In 2018, Isaac Olowolafe Jr., founder of diversified asset management company Dream Maker Inc., launched Dream Maker Ventures. Focused on providing venture capital funding to tech companies founded by entrepreneurs from marginalized groups – such as women, people of colour and people with disabilities – Dream Maker Ventures is an important part of the Dream Maker Inc. family, which works in verticals like real estate, property management and development.
For Olowolafe Jr., launching a venture capital arm was about anticipating the impact that tech companies would have in Toronto. From construction to sales to property management, technology has a major impact on all areas of asset management. “We thought, as more companies set up and more tech companies build up and expand, they’re going to need services that we offer, from housing to commercial space,” said Olowolafe Jr. “Or, do we want to be involved in helping to build out the tech ecosystem and actually invest in them? So we said, let’s do the latter.”
Olowolafe Jr. acts as a general partner of Dream Maker Ventures, with Newton Asare as a partner and Danielle Graham as principal. Since its launch, Dream Maker Ventures has launched several initiatives in an effort to become a better partner for entrepreneurs. In November 2019, Dream Maker Ventures launched a program through the Dream Legacy Foundation, its thought leadership arm, to help partner organizations develop entrepreneurial support programs. Partner organizations include The Centre for Indigenous Innovation and Technology, Access to Success, Venture Out, Jumpstart and Scale Without Borders. Dream Maker Ventures also runs the Black Innovation Fellowship, a $1 million program with Ryerson University that provides funding annually to Black entrepreneurs.
As part of an asset management company, Dream Maker Ventures can provide unique perks to its startups. Olowolafe Jr. said that the company has advertised its portfolio companies like Second Closet – which provides storage space to people and allows them to pay only for what they use – to its condo tenants owners and occupants.
“Our venture company is able to invest in companies that we could plug into our real estate businesses to not only give them market traction right off the bat but also allow them to fine-tune their products and services with a partner,” Olowolafe Jr. said.
Toronto is a crowded real estate market, with CBRE reporting in August 2019 that the office vacancy rate is 2.4 percent, a new record low. In September 2019, RBC Economics said in a report that the pace of building new housing must increase to meet increased demand in Toronto and Vancouver. “The right level (and mix) of rental supply is crucial to stabilize rent,” the report reads. “Housing policy that ultimately raises a market’s vacancy rate to, say, something closer to four percent has a good chance of generating meaningful rent relief.”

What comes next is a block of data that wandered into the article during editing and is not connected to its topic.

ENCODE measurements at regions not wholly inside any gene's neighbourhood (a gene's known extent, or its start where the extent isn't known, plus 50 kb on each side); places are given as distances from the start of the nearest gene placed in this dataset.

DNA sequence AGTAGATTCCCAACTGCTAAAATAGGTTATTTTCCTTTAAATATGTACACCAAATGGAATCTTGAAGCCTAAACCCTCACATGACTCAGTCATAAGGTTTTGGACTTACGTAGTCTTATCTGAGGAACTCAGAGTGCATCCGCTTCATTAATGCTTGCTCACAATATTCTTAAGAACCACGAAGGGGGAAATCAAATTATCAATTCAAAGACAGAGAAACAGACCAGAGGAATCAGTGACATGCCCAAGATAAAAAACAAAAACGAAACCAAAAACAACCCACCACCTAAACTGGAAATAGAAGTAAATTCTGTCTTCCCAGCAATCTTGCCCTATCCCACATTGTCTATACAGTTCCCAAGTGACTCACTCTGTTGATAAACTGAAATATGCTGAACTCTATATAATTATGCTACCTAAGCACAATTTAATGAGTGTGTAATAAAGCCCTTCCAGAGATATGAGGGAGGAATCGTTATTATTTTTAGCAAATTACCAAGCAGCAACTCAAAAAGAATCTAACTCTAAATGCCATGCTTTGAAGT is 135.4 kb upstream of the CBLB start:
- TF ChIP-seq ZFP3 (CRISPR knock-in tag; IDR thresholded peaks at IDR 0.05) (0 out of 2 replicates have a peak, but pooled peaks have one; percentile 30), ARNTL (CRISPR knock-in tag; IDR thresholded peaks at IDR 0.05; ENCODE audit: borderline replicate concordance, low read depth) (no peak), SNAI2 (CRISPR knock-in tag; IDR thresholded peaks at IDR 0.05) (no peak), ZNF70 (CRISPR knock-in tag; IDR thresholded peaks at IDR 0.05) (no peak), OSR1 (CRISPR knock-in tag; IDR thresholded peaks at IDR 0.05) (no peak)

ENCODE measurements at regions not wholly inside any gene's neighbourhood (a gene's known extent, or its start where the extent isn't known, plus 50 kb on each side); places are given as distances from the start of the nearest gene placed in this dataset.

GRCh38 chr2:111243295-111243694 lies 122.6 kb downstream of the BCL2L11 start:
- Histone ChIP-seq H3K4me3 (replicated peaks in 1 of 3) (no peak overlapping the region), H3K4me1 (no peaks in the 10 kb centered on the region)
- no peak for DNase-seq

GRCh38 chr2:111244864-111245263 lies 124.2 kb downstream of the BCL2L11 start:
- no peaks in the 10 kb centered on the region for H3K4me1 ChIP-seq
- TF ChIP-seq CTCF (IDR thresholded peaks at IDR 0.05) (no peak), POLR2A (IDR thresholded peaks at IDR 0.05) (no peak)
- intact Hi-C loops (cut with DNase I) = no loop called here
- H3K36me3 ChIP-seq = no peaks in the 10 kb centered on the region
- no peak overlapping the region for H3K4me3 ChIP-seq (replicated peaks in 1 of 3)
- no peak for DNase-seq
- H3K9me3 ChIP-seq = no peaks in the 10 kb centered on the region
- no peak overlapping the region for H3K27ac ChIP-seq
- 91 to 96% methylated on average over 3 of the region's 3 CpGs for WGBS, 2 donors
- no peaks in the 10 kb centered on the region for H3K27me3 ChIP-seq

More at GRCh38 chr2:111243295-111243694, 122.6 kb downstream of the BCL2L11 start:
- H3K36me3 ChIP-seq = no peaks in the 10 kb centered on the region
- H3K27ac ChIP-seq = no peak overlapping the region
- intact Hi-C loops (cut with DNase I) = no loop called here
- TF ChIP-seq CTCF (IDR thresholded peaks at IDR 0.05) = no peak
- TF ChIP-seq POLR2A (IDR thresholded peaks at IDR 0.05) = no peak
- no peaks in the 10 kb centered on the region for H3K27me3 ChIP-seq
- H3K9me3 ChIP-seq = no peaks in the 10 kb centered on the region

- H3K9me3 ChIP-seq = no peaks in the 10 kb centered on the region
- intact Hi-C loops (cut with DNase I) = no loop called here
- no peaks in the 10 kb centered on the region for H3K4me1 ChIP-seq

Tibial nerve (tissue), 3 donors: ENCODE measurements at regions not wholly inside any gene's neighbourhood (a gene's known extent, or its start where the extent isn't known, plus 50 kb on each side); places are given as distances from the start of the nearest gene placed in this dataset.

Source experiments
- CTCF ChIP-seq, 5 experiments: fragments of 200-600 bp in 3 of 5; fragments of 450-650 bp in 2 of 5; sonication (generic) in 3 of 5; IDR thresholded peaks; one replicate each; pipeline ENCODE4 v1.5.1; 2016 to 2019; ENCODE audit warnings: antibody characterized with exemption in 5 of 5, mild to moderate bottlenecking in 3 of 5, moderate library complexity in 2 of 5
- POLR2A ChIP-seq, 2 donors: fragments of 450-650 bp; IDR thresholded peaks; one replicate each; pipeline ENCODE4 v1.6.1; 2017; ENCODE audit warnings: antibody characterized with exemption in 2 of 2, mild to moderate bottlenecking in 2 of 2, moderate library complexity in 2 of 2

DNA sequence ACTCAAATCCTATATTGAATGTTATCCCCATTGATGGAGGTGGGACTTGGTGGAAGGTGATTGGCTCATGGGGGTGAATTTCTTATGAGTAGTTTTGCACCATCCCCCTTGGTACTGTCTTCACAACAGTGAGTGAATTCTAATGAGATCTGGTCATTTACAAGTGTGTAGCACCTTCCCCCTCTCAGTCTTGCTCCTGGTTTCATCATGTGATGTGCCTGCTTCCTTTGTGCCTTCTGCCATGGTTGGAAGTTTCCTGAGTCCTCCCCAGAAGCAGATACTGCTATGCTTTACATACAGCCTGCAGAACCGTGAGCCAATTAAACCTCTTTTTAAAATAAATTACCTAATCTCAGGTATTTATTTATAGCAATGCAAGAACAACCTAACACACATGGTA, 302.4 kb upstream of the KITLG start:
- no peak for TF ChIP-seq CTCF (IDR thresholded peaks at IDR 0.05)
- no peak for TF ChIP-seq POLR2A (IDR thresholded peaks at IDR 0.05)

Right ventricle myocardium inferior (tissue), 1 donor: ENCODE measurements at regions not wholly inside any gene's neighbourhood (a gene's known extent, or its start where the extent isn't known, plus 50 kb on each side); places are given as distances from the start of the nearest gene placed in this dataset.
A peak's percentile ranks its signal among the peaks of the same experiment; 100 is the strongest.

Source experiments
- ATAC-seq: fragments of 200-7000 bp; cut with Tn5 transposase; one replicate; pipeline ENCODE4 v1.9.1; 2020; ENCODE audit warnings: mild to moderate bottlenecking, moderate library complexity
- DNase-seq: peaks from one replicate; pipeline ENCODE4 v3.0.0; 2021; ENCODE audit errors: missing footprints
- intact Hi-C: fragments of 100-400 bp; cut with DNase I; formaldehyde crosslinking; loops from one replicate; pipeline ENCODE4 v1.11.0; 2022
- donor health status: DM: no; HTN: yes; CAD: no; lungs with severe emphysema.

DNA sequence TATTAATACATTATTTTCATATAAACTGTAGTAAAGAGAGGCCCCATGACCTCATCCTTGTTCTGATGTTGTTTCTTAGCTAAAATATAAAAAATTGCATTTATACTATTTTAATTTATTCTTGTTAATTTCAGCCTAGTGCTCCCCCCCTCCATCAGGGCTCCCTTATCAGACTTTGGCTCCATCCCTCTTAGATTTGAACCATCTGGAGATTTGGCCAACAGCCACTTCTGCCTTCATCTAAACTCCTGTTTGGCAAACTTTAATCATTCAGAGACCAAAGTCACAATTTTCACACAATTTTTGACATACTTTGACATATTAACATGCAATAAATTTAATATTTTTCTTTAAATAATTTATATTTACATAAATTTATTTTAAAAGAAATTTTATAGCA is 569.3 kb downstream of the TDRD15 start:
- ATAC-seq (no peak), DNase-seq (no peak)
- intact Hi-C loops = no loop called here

While housing and affordability are ongoing and complex problems, this is also an area that Dream Maker Ventures tries to help entrepreneurs with. The firm has a DreamSuites program, which offers furnished housing to its entrepreneurs. DreamSuites are available in areas like Yorkdale, the East end, and downtown Toronto. Olowolafe Jr. says its latest DreamSuites offering is a boutique, multi-purpose building by Pearson Airport. The building will act as a space for both tech entrepreneurs and corporates with meeting rooms and hotel rooms. “The idea is to do multiple of those within key areas across the GTA and across Canada,” Olowolafe Jr. said.
Overall, investing in other companies is an important investment in the business. By working with startups, Dream Maker Inc. can also gain insight into emerging technologies and how they can help improve operations. For example, portfolio company Gimme360, which allows users to build augmented reality experiences without coding experience, can be used within Dream Maker Inc. real estate projects to help them sell properties faster. “I think it’s given us a great advantage, as it’s allowed investors that have invested with us to see that we’re looking at where the market is going and not reacting to the market,” said Olowolafe Jr.
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Jessica Galang is a tech journalist who has been tracking the Canadian tech ecosystem for the last several years. In the past, she was news editor at BetaKit and a reporter at The Logic, interviewing hundreds of entrepreneurs in emerging industries.